Cannabis Cash Crunch – Cannabis Transactions Go Up in Smoke!

( – Mastercard has requested that banks as well as payment processors stop allowing marijuana transactions using its PIN debit cards. Mastercard issued cease-and-desist letters to financial institutions that had been facilitating PIN debit card payments at marijuana dispensaries.

A spokesperson for Mastercard said that customers are “required to conduct lawful activity.” The spokesperson added that the company does not allow the purchases because “The federal government considers cannabis sales illegal.” Though marijuana is legal in 38 U.S. states, it is not legal on the federal level. This creates a challenge for marijuana consumers as well as state-legal businesses.

Marijuana dispensaries are unable to accept payment by credit card due to the fact it is still illegal at the federal level.

In 2021, Visa stated the use of cashless ATMs by marijuana dispensaries violated the company’s policy against marijuana. Safe Harbor Financial Services Chief Strategic Business Development Officer Tyler Beuerlein said people had migrated away from cashless ATMs over to PIN debit cards over the past year and a half.

Smaller regional banks may still be able to serve marijuana dispensaries. As well as ACH payments, though they are seen as inconvenient for customers as ACH payments require routing and bank account numbers.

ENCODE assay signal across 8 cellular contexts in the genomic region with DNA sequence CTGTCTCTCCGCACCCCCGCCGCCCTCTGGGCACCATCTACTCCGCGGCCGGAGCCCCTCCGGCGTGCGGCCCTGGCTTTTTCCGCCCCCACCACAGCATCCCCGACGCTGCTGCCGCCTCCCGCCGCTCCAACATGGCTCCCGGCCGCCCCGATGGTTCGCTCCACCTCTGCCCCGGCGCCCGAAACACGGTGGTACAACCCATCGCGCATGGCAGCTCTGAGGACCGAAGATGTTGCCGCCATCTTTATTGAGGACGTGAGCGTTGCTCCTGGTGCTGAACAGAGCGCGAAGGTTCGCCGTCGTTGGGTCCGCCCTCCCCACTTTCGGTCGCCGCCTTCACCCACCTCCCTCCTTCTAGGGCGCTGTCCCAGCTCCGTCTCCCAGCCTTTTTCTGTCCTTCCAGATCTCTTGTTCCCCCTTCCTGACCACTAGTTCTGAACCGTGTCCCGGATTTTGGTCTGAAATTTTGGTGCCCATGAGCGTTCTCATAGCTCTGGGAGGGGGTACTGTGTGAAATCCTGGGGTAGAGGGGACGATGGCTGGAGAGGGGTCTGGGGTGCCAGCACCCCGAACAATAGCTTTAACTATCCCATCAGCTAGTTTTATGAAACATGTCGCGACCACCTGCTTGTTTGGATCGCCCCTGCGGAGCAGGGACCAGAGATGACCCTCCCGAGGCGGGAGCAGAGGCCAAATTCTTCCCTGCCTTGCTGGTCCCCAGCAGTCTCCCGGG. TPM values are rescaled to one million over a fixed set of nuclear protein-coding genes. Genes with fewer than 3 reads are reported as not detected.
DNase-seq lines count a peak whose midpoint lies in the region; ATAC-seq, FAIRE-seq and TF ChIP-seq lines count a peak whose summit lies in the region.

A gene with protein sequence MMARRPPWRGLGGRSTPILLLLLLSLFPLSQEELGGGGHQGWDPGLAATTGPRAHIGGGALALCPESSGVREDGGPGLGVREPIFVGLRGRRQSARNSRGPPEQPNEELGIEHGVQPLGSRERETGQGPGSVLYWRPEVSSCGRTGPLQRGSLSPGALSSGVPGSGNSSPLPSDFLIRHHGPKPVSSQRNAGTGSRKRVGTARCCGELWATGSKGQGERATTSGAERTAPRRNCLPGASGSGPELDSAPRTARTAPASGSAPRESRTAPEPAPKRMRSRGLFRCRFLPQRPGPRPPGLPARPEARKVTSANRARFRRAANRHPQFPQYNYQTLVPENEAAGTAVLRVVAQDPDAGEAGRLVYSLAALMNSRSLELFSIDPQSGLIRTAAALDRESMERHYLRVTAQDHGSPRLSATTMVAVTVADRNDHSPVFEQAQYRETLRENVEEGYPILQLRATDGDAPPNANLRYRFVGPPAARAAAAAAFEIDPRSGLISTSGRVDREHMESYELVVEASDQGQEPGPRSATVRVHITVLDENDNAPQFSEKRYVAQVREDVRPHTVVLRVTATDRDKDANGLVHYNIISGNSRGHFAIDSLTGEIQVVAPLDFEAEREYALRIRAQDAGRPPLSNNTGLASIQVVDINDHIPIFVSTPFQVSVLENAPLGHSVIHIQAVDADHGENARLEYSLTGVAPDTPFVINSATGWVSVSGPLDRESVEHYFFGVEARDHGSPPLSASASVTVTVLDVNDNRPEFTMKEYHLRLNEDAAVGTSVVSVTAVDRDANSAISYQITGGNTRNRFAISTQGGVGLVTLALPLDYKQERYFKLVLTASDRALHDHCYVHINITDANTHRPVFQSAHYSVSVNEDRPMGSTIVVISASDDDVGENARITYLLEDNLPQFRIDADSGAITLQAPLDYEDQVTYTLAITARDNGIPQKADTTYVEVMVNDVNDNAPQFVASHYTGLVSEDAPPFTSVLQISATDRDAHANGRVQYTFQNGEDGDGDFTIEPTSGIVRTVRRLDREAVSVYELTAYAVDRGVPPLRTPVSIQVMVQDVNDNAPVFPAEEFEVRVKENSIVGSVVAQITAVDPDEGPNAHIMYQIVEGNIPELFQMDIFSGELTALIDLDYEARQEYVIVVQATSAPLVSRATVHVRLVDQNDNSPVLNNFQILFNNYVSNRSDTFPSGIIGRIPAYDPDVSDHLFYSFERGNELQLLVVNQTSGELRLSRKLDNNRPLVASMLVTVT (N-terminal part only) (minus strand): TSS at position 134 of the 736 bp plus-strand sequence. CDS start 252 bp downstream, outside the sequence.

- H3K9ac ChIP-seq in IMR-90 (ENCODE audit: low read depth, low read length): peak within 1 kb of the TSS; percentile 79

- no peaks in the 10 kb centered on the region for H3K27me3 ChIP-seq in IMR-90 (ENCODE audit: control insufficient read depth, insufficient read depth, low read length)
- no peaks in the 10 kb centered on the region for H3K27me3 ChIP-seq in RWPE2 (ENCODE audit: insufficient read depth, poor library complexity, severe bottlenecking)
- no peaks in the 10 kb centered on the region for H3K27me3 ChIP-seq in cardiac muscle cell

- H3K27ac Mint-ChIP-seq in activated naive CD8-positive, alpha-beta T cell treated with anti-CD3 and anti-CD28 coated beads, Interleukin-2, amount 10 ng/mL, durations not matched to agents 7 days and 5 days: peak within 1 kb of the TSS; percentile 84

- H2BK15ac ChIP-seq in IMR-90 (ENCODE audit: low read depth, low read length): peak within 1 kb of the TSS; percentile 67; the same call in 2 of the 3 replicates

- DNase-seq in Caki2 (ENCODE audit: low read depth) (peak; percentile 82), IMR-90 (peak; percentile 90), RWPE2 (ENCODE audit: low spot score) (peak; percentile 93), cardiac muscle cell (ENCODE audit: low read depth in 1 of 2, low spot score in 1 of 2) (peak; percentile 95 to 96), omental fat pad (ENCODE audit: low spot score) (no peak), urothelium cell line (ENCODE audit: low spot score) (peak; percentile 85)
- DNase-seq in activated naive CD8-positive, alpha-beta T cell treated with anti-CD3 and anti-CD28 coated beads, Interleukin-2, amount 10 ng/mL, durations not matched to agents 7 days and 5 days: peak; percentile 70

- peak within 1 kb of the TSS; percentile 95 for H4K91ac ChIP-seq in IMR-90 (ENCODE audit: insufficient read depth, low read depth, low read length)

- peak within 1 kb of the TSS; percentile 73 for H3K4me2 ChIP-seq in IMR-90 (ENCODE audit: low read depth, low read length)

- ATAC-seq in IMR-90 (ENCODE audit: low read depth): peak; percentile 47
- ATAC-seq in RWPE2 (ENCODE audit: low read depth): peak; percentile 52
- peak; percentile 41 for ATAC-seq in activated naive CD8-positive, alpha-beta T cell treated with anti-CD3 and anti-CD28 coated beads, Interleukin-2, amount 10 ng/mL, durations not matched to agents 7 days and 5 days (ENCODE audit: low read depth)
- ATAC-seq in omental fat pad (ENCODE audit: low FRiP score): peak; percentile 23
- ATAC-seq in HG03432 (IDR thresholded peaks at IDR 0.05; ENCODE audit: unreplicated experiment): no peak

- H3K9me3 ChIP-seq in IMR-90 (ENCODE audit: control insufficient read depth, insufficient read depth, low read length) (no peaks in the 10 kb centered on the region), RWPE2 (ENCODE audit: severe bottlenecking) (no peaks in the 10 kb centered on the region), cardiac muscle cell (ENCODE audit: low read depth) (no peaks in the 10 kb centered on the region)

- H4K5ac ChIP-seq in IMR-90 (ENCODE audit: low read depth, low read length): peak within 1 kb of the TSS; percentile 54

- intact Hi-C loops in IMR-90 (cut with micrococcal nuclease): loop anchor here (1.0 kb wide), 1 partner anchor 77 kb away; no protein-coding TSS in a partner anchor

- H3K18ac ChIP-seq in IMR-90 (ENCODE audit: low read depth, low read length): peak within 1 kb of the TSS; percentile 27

However, the move by Mastercard will further limit non-cash purchasing options, meaning most transactions will require cash, which marijuana dispensaries sometimes view as risky due to the potential for theft.

Legislation has been proposed that is currently awaiting a vote called the SAFE Banking Act, which addresses some of the banking issues involved with states that have legalized marijuana. It would prevent financial institutions from being penalized by federal regulators for serving marijuana dispensaries, owners as well as employees. It also states funds from marijuana dispensaries would not be treated as funds from an illegal activity. A vote on the bill, which has bipartisan support, has yet to be scheduled by the Senate Banking Committee Chairman as of July 27.

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